The Armchair Liturgist: Marian Music

armchair1.jpgHere’s a question for the musically-inclined. How broad should a parish repertoire be on Marian music? Most everybody has enough hymns and songs to fill at least one Mass. Should there be more? What I mean is this: should the distinctive Marian observances like Assumption and Immaculate Conception and the other major observed feasts each have one or more pieces of music exclusively for those particular liturgies?

If you think so, what would be the hymns you would use for the upcoming feast of the Assumption, and only for the Assumption?

About catholicsensibility

Todd lives in the Pacific Northwest, serving a Catholic parish as a lay minister.
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10 Responses to The Armchair Liturgist: Marian Music

  1. Rusty says:

    Introit Antiphon:
    A great sign appeared in heaven: a woman clothed with the sun, the moon beneath her feet, and a crown of twelve stars on her head. (Rev 12:1)

    Offertory Antiphon:
    Mary has been taken up to heaven; the angels rejoice. They bless the Lord and sing his praises.
    – or –
    By you the gates of paradise have been opened to us; today you triumph gloriously with the angels.
    – or –
    Hail, Mary, full of grace, the Lord is with you; blessed are you among women.

    Communion Antiphon: All generations will call me blessed, for the Almighty has done great things for me. (Lk 1:48-49)

  2. Charles in CenCA says:

    Overlooked Marian pieces, surprisingly from OCP:

    “A Woman Clothed With the Sun” M.D. Ridge
    “Magnificat” (Finlandia, arr. J.Sullivan-Whitaker)

    (GIA) Mary’s Canticle – Leon Roberts

  3. Todd says:

    Good suggestions, you two. But the antiphons don’t completely satisfy as the two Scriptural ones allude to the Immaculate Conception, not the Assumption. Also, what psalms would you use with these antiphons that would be distinctively “Assumption?”

  4. Jeff Pinyan says:

    There’s a psalm that mentions the Lord going up into his kingdom in heaven, and His ark with Him.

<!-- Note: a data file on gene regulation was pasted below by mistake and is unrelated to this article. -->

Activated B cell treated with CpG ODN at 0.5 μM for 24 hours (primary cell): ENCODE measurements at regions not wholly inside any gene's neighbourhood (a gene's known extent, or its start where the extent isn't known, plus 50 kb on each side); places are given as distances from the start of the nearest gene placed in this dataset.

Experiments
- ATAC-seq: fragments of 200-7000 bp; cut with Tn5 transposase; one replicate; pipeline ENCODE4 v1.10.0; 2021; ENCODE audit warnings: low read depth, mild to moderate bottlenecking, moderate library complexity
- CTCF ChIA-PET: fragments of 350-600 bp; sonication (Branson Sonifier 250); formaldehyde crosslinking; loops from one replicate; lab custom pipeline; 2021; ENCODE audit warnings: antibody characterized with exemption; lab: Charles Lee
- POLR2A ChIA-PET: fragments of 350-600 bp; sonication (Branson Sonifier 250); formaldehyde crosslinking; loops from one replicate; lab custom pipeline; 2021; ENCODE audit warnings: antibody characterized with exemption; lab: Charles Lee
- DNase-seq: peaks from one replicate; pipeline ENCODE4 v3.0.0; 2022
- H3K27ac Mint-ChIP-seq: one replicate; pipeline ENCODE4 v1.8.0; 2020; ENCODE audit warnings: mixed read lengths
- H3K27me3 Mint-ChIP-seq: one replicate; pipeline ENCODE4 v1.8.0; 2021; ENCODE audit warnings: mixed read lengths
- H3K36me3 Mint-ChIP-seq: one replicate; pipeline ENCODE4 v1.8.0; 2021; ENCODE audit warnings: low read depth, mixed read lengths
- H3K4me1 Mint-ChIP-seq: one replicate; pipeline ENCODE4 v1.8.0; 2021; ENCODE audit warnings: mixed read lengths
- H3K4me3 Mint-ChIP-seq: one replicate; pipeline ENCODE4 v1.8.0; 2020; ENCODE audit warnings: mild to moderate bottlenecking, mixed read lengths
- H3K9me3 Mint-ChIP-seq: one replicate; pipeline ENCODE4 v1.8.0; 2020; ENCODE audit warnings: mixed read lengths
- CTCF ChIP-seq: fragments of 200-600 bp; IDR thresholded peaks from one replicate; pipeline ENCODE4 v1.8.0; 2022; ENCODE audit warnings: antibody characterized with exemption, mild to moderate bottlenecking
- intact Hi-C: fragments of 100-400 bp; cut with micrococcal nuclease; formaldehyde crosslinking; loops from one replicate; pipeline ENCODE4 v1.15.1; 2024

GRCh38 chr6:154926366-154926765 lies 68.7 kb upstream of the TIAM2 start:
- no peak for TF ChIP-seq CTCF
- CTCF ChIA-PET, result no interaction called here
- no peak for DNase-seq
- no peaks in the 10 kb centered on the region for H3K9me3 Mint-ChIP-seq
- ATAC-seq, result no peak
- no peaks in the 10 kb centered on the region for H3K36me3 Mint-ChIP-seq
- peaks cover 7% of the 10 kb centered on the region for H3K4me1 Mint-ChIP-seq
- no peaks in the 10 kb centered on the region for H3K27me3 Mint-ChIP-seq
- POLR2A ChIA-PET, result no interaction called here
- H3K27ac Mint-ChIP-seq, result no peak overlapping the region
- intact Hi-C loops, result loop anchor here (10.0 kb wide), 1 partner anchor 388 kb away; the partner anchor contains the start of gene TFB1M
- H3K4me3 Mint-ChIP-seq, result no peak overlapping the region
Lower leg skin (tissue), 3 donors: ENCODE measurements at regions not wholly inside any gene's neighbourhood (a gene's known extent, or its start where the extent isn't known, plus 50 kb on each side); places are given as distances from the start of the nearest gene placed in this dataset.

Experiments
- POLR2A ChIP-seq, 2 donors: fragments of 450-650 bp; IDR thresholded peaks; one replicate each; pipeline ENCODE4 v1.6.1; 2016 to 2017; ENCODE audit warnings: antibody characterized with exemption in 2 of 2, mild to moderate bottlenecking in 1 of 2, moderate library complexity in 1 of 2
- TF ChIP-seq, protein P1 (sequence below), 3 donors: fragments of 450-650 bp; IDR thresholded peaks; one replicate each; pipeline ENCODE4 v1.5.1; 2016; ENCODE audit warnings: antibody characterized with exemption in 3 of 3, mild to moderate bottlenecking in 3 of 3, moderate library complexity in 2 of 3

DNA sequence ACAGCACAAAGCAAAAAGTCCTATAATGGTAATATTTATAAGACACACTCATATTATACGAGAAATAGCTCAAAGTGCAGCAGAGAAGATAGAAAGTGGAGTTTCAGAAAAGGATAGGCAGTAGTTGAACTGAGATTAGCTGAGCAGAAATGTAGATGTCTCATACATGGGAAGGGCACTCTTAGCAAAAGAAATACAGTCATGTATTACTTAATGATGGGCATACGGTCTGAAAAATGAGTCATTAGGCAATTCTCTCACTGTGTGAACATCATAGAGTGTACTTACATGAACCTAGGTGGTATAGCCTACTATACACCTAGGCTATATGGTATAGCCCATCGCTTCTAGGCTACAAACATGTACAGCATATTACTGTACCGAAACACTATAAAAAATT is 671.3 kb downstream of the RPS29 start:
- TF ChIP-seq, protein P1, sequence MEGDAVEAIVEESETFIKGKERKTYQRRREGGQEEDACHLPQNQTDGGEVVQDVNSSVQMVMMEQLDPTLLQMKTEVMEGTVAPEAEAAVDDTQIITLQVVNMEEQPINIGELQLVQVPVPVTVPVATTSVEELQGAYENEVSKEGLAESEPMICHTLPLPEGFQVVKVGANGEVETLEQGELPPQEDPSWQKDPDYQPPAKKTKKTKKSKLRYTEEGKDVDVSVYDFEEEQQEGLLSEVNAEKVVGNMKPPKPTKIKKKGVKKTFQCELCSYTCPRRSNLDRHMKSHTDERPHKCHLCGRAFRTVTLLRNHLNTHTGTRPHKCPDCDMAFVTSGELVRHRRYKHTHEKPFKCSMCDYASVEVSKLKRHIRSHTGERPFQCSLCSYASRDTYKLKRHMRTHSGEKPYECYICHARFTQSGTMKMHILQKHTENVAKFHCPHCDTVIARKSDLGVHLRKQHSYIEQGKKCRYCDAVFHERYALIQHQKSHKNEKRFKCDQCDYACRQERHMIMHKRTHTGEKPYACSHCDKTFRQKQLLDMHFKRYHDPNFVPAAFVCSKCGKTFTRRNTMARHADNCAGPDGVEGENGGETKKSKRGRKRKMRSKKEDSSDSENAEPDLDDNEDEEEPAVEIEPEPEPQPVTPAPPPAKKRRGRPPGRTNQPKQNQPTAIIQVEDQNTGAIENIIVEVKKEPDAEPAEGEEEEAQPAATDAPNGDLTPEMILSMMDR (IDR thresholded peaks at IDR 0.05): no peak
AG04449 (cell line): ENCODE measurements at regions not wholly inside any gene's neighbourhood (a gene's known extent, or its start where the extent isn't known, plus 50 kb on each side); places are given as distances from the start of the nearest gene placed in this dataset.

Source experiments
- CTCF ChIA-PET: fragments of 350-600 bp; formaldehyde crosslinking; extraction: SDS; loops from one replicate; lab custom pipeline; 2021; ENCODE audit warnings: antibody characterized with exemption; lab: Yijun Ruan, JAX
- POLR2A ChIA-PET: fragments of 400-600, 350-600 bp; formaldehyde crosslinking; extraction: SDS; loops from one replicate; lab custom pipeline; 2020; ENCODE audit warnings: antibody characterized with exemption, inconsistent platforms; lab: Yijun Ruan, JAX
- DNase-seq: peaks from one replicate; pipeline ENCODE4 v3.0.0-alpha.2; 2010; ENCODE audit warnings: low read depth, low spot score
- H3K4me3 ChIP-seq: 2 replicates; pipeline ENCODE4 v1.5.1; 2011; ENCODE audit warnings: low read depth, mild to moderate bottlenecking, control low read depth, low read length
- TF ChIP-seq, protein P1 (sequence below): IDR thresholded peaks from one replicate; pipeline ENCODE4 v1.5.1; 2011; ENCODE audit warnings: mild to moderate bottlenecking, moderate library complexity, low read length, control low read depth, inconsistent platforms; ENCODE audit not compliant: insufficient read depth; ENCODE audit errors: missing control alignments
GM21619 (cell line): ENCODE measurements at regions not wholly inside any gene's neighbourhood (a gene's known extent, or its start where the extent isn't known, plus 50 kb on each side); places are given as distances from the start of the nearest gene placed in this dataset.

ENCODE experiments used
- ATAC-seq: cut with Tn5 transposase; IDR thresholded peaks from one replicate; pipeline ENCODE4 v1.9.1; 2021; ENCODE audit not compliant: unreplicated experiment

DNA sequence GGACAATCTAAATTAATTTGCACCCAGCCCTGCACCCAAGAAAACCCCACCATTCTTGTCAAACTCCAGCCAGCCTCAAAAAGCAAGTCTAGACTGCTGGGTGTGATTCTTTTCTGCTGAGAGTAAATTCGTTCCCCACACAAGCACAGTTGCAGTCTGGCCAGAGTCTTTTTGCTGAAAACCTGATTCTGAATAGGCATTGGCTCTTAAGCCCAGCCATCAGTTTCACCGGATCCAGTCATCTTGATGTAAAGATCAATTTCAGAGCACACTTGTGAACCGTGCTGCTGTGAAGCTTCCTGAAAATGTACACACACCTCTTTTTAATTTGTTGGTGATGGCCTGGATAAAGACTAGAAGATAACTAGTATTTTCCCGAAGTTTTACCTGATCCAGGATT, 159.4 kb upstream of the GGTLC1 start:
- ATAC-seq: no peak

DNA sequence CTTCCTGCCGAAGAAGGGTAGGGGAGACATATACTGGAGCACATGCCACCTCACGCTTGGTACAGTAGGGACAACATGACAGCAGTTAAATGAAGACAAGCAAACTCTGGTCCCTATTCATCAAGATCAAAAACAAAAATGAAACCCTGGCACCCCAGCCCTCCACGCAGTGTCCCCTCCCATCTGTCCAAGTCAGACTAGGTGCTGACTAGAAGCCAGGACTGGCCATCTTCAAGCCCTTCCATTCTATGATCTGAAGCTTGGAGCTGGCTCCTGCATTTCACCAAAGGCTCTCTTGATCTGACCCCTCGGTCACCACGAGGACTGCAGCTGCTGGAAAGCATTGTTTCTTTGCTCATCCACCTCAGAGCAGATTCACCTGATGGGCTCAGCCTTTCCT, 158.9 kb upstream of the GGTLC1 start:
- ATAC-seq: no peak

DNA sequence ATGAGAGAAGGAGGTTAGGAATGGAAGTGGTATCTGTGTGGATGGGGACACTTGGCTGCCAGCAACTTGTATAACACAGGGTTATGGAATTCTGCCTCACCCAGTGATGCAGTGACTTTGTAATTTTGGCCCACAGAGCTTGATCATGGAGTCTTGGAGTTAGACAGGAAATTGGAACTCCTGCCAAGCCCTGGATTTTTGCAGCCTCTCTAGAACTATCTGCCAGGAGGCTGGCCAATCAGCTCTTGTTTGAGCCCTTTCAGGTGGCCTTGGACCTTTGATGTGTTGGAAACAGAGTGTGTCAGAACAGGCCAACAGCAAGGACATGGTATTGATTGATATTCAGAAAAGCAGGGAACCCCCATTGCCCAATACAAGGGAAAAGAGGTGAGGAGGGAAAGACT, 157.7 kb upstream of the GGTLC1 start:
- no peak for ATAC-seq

Also the one about the Queen at His right hand arrayed in gold of ophir.

  5. Charles in CenCA says:

    Well, Todd, I may have missed the Assumption mark, but you did at first include the general question of how broad a Marian repertoire…
    Just stayed away from the big gun Ave Marias, Ave Maris Stellas, Magnificats et al.

  6. Todd says:

    Charles, you’re right.

    I’m wondering if the more “utilitarian” Marian repertoire some of us use on every Marian feast fails to communicate to or form the assembly into the particulars of Marian celebration or doctrine.

  7. Gavin says:

    Todd:

    I (used to) use “Hail Holy Queen” only on Assumption, and “Immaculate Mary” only on Immaculate Conception. Other than that, I’d say Catholics should ideally know ALL of the chant antiphons for after the hours: Salve Regina, etc – I don’t even know the titles! At any rate, I’ll make sure my next Catholic parish gets crackin’ on learning those.

    Additional Marian hymns:
    O Sanctissima, Daily Daily Sing to Mary, Stainless the Maiden (a hymn in WLP’s hymnals set to the Polish “Serdeczna Matko)

    Marian Masses for me would typically have one “normal” hymn or an antiphon, a Marian hymn or anthem, my usual “responsorial” Communion, and a shmaltzy thing like O Sanctissima at the end. I think if we’re not eating the sandwich, we can actually get a lot of mileage out of the 5 hymns everyone knows.

  8. Jim McK says:

    I suspect that “Hail Mary” and “the Almighty has done great things for me” were applied to the Assumption long before anyone conceived of the immaculate conception.
    It is difficult to segregate them like that, since they are both rays from the bright sun of the Incarnation, the greatest thing that God did for Mary.

  9. Charles in CenCA says:

    Another factor to consider- Feast Days specific to Mary, Patroness of ____.
    For example, here in CenCA we would only use the Portuguese “A treze de Maio” for a Fatima festa, but not for a Holy Ghost lodge festa, where we might choose another Marian text that is non-specific to other feast days. We also deal with that on Dec. 12th, OLOGuadalupe.
    Back to OCP-
    Some of their more recent inclusions that are quite worthy of generic look-sees include:
    “There is nothing told” C. Willcocks (it’s actually been around for decades.)
    “Song of Mary” Schutte
    “Let it be done to us/Tu voluntad, Senor” B. Hurd

  10. Liam says:

    Trying to separate liturgical texts regarding the Immaculate Conception and the Assumption is a rather unCatholic literalist approach. The two are interrelated in Catholic theology, because the Immaculate Conception anticipates the theosis and consequent glorification of the BVM. So don’t quibble about the antiphons – they are quite sound indicators of appropriate textual choices.

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